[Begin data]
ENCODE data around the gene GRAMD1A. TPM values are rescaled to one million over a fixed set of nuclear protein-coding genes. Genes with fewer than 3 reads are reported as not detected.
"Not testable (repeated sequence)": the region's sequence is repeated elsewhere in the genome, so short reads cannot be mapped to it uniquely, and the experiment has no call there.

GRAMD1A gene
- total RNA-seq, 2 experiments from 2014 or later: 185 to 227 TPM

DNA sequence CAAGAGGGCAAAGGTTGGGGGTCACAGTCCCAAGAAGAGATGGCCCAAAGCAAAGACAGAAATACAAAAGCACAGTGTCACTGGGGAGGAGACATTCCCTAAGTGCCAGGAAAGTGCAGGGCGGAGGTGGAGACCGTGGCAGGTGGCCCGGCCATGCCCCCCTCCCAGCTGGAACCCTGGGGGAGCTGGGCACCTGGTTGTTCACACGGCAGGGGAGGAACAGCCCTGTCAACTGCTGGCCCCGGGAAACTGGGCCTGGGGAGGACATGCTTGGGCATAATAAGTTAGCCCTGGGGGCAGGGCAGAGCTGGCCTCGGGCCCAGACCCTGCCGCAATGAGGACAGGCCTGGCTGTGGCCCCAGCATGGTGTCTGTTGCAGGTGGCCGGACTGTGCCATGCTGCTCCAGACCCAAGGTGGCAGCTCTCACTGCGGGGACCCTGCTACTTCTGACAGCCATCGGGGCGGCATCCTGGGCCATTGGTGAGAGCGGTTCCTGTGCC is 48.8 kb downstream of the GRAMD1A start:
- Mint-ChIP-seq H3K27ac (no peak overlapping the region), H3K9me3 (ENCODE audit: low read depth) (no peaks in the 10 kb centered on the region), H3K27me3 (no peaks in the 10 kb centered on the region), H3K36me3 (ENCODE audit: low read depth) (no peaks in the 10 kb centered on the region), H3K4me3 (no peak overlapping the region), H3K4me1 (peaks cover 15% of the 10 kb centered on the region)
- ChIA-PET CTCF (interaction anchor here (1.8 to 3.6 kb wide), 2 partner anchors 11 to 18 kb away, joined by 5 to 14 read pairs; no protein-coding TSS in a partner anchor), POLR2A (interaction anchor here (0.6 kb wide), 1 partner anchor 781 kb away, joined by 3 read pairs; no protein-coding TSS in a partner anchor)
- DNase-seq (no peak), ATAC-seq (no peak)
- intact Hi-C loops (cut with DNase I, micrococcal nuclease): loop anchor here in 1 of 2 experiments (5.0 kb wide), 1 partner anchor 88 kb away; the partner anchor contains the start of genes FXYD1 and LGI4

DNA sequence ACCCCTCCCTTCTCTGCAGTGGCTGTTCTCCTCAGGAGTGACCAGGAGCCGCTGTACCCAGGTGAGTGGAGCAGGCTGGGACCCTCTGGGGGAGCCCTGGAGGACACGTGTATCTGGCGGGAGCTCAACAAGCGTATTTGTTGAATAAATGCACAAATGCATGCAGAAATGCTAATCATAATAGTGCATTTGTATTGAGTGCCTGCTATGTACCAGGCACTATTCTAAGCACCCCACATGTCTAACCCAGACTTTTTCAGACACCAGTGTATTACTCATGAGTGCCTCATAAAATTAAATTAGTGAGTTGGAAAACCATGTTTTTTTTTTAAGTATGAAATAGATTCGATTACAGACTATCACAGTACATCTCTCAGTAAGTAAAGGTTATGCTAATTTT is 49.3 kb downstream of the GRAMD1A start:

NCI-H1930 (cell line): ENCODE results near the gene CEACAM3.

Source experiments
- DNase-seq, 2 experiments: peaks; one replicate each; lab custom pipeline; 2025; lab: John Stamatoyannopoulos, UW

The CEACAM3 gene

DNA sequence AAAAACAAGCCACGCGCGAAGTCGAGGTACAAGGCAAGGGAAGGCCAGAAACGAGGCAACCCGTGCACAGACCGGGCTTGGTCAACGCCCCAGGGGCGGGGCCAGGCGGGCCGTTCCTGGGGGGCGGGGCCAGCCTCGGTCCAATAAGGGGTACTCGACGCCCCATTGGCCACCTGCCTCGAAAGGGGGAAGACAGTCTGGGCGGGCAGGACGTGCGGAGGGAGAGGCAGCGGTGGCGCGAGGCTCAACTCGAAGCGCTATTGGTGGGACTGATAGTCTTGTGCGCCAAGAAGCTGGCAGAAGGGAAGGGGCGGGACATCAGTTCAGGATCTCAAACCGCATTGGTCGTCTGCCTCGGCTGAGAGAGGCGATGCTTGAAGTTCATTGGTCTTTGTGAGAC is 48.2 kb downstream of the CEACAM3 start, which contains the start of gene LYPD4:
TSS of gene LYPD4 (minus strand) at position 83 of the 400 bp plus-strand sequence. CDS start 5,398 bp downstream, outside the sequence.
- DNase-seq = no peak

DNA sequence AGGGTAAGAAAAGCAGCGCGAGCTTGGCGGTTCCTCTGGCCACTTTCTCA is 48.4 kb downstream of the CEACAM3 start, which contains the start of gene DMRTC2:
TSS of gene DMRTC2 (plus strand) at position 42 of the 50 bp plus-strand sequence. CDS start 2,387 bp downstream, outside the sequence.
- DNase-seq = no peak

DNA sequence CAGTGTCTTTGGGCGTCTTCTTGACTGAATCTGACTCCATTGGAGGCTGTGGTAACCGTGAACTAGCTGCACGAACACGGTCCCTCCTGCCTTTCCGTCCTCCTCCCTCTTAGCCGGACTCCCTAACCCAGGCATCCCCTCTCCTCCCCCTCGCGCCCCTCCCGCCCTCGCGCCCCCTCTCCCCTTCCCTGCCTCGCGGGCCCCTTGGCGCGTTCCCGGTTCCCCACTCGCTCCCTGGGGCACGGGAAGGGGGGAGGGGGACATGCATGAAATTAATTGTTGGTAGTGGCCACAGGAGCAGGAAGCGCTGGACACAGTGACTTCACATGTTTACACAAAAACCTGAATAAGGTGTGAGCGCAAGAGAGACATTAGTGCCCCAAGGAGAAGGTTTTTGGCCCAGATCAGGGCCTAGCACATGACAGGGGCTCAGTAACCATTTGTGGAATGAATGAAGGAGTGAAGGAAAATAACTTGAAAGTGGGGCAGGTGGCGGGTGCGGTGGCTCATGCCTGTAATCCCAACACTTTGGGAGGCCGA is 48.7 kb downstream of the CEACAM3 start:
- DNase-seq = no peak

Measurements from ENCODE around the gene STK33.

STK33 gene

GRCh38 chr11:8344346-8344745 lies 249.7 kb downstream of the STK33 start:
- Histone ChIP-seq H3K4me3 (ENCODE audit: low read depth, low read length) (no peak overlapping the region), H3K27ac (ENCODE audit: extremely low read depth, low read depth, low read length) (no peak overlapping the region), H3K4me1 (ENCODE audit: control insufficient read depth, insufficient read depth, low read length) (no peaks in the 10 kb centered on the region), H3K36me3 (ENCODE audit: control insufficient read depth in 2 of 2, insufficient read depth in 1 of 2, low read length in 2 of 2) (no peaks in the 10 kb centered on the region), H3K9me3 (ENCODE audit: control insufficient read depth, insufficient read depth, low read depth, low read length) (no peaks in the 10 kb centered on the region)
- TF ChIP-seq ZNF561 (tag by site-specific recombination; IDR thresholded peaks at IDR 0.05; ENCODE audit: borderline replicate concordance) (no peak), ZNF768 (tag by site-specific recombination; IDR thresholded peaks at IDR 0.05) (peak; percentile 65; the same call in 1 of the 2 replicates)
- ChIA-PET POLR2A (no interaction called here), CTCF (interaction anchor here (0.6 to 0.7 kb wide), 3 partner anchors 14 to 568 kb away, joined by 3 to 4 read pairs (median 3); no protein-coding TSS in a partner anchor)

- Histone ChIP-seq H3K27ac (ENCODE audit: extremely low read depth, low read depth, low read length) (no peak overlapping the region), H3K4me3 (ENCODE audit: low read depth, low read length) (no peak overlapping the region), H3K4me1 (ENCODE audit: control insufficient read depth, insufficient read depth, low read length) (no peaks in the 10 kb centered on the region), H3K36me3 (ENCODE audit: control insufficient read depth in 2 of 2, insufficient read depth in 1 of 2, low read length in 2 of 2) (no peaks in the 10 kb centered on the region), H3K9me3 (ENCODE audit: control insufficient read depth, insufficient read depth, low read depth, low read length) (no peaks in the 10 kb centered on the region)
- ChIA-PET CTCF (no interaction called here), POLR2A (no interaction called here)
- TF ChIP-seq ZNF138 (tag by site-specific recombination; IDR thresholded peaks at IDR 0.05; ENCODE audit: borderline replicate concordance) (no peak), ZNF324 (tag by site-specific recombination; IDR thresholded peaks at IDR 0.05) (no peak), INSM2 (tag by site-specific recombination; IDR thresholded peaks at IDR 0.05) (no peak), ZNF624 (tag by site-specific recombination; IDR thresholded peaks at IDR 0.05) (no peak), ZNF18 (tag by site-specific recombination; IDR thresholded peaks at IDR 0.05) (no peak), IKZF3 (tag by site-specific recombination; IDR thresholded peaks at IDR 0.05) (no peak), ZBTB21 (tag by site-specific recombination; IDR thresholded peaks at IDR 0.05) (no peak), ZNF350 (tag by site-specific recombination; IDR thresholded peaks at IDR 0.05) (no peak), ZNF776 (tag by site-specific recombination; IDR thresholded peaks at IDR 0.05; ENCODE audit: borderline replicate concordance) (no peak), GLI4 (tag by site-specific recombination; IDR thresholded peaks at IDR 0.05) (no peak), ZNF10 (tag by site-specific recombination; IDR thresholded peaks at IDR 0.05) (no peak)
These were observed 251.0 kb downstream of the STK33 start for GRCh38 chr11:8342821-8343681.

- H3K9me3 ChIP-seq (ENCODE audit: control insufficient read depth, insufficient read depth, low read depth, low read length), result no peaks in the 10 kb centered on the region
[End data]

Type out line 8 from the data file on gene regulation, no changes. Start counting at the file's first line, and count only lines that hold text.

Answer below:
- DNase-seq (no peak), ATAC-seq (no peak)